I was originally going to write this week’s blog entirely about a close friend who died exactly five years ago today. Stan suffered severely from Alzheimer’s for the last 18 months of his life and, September being Dementia Awareness Month, it seemed appropriate to reflect his struggle with this dreadful disease. However, my brushes with this crippling illness stem from long before and since I knew Stan. And whilst there are similarities in symptoms, everyone I’ve known has suffered in their own uniquely devastating way. Apologies that this is longer than usual, but they all have their story……
Some of my fondest early childhood memories are of times spent with my grandmother, on my mother’s side. Born in 1902 and a pioneer of her time, she’d travelled the world as a nanny, brought up two children after the early death of her husband and ran her own business. She was stylish, clever and kind. I remember the thrill of being taken out for tea or ice cream by her, holding her always gloved hand and being introduced to her friends, just as if I was a proper grown up.
Then, in her early 70s, dementia came like a thief in the night and stole her composure and her character away. She went from being incredibly independent to a confused, fragile, shadow of her former self. I was 15 when she died, unrecognisable then as the Granny of my childhood, but I’ve never lost sight of who she really was.
My grandmother on my father’s side also developed dementia in later life, but she eased into it gently, almost as if she’d put on a pair of comfy slippers oblivious that she’d ever worn shoes. On visits to her nursing home she gradually just stopped remembering who her family were and anything about her former life. But a bright occasion was one pre-Christmas sing song when united by music, we danced and sang together, a happy moment.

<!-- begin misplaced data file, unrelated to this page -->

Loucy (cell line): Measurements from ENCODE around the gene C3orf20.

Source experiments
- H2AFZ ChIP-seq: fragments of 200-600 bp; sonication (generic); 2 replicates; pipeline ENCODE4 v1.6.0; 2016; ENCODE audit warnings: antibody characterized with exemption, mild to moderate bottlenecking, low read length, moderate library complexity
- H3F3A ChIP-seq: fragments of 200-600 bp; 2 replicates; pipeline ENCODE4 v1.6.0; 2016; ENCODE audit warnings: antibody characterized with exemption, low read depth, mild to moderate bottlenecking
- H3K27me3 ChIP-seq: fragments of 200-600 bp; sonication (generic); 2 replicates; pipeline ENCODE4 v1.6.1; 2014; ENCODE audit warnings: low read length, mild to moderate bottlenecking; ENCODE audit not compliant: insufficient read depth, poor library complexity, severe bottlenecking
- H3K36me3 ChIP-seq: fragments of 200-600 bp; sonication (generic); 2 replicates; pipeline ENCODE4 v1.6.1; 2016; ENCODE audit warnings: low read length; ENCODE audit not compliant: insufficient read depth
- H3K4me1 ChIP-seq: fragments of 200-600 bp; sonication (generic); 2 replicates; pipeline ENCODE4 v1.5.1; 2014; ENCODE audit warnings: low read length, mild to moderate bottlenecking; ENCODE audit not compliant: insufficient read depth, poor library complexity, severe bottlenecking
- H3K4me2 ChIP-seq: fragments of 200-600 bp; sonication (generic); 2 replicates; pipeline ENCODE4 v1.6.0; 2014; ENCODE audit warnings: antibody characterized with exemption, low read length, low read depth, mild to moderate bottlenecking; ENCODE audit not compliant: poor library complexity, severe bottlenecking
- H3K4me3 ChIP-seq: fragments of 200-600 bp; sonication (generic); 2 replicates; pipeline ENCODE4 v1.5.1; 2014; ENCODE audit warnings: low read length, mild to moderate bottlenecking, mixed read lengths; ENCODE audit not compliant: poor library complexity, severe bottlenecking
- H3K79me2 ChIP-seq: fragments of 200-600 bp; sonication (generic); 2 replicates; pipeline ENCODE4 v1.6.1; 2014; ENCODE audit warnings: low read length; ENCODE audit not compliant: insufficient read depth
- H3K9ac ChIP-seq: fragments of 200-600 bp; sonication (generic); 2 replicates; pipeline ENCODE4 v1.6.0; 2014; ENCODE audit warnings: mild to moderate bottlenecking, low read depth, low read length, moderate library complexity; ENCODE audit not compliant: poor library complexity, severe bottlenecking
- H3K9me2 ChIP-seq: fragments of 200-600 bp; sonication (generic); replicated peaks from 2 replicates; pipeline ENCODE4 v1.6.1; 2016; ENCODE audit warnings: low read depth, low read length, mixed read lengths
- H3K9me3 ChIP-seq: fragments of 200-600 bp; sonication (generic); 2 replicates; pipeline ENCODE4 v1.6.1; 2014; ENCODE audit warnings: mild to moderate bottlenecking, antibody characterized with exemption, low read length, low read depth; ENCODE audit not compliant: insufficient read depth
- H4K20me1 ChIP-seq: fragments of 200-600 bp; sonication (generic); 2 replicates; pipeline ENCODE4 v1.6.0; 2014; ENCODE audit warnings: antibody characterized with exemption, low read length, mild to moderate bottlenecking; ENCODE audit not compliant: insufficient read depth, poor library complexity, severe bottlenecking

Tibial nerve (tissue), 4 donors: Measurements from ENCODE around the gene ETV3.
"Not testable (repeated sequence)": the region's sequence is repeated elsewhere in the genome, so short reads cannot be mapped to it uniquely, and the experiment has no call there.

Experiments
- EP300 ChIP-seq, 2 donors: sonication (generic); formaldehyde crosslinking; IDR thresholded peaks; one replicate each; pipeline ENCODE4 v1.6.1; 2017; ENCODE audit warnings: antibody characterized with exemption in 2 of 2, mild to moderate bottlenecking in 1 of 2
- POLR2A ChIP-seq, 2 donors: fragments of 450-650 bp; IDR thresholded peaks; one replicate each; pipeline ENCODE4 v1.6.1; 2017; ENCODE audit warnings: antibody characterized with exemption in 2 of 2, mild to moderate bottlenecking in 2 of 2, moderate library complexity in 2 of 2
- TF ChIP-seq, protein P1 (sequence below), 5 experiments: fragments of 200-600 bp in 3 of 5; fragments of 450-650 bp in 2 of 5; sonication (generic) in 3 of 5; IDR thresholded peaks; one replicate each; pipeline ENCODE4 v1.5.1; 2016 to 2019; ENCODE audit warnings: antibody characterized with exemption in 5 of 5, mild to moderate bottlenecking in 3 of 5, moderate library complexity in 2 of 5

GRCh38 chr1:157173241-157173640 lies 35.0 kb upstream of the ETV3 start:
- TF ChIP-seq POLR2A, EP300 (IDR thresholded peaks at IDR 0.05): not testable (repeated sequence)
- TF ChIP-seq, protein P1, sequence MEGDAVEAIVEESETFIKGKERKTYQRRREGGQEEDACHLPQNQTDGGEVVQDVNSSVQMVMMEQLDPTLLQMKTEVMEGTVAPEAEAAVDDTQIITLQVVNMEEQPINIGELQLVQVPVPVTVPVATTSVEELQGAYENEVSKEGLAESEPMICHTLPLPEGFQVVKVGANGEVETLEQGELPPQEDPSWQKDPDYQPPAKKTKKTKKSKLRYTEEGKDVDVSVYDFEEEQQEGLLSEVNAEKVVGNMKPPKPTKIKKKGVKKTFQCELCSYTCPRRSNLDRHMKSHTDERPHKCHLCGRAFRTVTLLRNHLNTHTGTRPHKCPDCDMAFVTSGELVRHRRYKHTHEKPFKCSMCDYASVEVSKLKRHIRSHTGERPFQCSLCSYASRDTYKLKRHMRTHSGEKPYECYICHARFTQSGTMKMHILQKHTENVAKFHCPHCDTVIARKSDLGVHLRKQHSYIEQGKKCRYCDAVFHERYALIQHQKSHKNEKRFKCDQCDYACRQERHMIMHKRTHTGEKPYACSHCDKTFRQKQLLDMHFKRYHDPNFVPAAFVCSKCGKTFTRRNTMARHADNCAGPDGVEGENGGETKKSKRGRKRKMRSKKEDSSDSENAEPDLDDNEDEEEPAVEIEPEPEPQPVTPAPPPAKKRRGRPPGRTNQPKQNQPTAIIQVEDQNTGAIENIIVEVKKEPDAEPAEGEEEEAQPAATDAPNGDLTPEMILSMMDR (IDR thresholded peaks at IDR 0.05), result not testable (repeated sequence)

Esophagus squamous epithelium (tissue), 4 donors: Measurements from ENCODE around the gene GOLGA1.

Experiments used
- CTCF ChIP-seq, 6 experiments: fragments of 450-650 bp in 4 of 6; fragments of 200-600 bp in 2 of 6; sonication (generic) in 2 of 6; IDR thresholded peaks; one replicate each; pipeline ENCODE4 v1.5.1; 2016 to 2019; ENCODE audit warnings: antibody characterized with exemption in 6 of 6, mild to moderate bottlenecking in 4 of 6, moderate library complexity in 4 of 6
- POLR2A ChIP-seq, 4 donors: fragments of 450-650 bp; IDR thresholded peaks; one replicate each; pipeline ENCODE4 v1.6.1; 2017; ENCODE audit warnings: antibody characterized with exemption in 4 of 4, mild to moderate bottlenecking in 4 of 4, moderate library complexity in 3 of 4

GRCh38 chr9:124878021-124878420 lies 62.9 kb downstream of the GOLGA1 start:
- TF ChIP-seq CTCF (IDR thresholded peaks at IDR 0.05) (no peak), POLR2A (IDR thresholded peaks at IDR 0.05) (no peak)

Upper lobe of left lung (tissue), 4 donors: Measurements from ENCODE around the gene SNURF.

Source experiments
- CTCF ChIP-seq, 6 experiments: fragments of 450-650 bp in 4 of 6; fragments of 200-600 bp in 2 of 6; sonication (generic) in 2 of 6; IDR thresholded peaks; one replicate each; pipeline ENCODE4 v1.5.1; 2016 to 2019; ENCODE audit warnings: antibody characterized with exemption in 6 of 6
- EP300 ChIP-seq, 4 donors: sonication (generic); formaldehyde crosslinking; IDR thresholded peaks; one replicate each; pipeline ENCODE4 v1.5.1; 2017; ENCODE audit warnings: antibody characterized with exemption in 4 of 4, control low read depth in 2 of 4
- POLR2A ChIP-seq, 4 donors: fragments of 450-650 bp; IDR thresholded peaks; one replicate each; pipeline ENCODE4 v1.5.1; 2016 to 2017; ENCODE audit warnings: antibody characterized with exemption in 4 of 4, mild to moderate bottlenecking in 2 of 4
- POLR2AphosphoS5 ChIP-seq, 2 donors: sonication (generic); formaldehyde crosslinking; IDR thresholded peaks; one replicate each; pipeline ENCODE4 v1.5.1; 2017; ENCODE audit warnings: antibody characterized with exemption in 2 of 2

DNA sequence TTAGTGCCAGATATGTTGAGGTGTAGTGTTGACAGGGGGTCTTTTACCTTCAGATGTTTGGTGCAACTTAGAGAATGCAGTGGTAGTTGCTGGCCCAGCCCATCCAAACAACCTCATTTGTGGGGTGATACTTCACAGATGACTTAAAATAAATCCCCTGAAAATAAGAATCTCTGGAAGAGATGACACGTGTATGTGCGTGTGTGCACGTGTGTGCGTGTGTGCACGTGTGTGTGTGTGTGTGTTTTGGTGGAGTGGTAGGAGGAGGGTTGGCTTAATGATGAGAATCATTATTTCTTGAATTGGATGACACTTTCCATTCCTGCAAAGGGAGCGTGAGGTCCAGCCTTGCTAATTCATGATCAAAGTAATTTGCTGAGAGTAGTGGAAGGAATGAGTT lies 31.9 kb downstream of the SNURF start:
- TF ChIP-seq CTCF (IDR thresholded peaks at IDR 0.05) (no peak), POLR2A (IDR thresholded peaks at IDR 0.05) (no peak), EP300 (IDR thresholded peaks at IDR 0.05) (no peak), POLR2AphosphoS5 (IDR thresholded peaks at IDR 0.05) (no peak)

My husband John’s mother was completely the opposite. A spirited and elegant lady in her 80s, she fretted over the loss of her memory and declining faculties. Her absent-mindedness was amusing at first, she’d leave scatty messages on the answerphone and notes all over the house, but her behaviour became increasingly erratic. Traumatised by the loss of her sanity, and refusing to give in to it, very sadly she eventually had to be sectioned under the Mental Health Act. A tragic end to a full and accomplished life.
Our friend Stan similarly strove to maintain his independence to the last, his staunch courage having been forged from an incredible career in the diplomatic and intelligence services. Modest, kind and unassuming, he had a brilliant mind and sense of humour and was fascinating to talk and listen to – one of those rare people it truly was an immense privilege to know.
As his memory and focus declined, he clung on to every ounce of ability, insisting on wheeling the trolley on supermarket trips, then when shopping outings had become too much, still unpacking the groceries, even if he forgot to eat them later. He became unable to properly look after himself, totally confused by the most basic of things, but he always had a winning smile and a “thank you, my dear.”